The sun remains the primordial deity in Vedic religion – the all-powerful Gayatri Mantra is to be recited at sunrise, noon, and sunset. In a rural-agrarian society preceding the advent of electricity, every facet of life was governed by sunlight. The traditional Indian family gathers around the family temple at sunrise and sunset for the Arati.  In several Indian languages, these time zones are called गोधूलि बेला  – the time when the cows kick up clouds of dust on the village roads, going out to pasture, and returning home. Sunset is the time when homes in several parts North India light a lamp near the earthen water pitcher in the kitchen with the sentiment that the spirits of departed ancestors could be thirsty and might visit home to quench their thirst. The lamp indicates the location of the pitcher and is a symbol of welcome. The cultivated Indian musical mind is unconsciously attuned to these associations of Raga-s like Ramkali or Shree. These ideas are uniquely Indian.

Consider the associations related to particular melodic phrases. I cite the example of नी ' ध  नी  सा  (komal Ni, Shuddha Dh, Shuddha Ni, Sa) both deployed – though slightly differently – as the signature phrases of Bahar and Malhar. I find it significant that Bahar is a Raga of spring, heralding relief from the severe North Indian winter, and Malhar is the Raga of the rainy season, heralding relief from the oppressive North Indian summer.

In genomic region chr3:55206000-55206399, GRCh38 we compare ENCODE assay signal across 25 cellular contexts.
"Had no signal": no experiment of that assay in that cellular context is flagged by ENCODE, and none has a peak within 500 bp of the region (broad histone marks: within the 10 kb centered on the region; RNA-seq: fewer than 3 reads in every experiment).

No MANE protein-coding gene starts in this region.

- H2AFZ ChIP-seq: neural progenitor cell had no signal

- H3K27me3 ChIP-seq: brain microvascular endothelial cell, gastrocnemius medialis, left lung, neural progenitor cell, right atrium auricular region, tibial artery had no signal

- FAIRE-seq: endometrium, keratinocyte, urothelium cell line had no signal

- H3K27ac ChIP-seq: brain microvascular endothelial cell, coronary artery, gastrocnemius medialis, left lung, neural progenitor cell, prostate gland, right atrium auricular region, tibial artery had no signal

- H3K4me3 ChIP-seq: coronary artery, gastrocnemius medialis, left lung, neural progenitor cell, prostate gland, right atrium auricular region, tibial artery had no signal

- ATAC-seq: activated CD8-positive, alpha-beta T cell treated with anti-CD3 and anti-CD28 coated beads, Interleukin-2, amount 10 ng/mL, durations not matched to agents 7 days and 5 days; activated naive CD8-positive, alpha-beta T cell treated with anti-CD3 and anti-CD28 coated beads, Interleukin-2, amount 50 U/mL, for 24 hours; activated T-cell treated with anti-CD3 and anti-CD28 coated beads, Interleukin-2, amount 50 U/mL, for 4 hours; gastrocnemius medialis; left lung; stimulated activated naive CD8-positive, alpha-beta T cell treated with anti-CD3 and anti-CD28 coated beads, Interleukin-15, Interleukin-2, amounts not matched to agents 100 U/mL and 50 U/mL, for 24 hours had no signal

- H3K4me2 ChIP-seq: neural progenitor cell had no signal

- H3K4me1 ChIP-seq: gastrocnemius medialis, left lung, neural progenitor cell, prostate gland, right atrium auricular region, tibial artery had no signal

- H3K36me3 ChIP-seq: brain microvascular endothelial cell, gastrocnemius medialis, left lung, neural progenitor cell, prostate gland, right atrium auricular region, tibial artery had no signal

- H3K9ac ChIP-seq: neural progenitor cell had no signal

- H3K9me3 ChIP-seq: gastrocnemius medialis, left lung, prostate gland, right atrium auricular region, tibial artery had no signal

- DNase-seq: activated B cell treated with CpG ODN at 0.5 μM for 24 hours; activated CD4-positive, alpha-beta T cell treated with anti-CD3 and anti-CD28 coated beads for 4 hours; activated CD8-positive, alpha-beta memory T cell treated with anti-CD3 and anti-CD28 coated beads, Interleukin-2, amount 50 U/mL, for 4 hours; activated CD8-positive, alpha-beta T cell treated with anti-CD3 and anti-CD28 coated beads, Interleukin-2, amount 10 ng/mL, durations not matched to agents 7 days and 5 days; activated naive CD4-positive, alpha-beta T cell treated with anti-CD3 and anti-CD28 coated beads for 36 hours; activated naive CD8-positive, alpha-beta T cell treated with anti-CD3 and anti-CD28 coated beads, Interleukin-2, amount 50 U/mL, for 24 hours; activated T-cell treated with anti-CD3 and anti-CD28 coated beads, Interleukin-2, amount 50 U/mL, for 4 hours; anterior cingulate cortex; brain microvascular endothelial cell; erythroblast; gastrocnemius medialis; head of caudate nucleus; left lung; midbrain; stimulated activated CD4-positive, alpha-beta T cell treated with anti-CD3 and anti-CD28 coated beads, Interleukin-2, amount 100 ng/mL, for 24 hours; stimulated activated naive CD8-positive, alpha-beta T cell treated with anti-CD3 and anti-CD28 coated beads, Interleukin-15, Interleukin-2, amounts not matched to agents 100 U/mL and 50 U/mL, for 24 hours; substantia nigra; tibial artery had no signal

In both these seasons, nature renews itself, and justifies expressions of euphoria. What explains the euphoric connotation of this phrase? Nothing, except that a Raga is our language, and statements in our language mean what they mean – only to us.  Any musician or listener in the world can relate to the consensual melodic personality of Bahar or Malhar. But, Indians effortlessly imbue this phrase with the entire community’s experience of the seasons.

Examples of a different kind are Raga-s named after deities.  Consider Shankara or Durga. Both are formidable deities. Their consensual melodic personalities are easily accessible to any musician or listener anywhere. But, only a Hindustani musician can visualize and communicate the awesome attributes of the Archetypal Shiva or Durga with an appropriate treatment of poetry, melody and rhythm.

According to an impeccable source, Ustad Naseer Ameenuddin Dagar stated at a seminar many years ago, that a good Dhrupad singer has to be a devotee of Lord Krishna. Dhrupad poetry, as you know, is replete with the mythical romance of Lord Krishna and Radha. We do not need to agree or disagree with this statement. But we can appreciate the point he was making.

In my view, Raga-s are culture-specific Archetypes. What is accessible to musicians and listeners outside our culture is, at best, the consensual melodic entity and its aesthetics. We may concede that the Raga-s possibly have a component that is universally appealing. But, their archetypal associations have a cultural meaning, which is not accessible in its entirety to musicians or listeners nurtured in a different culture.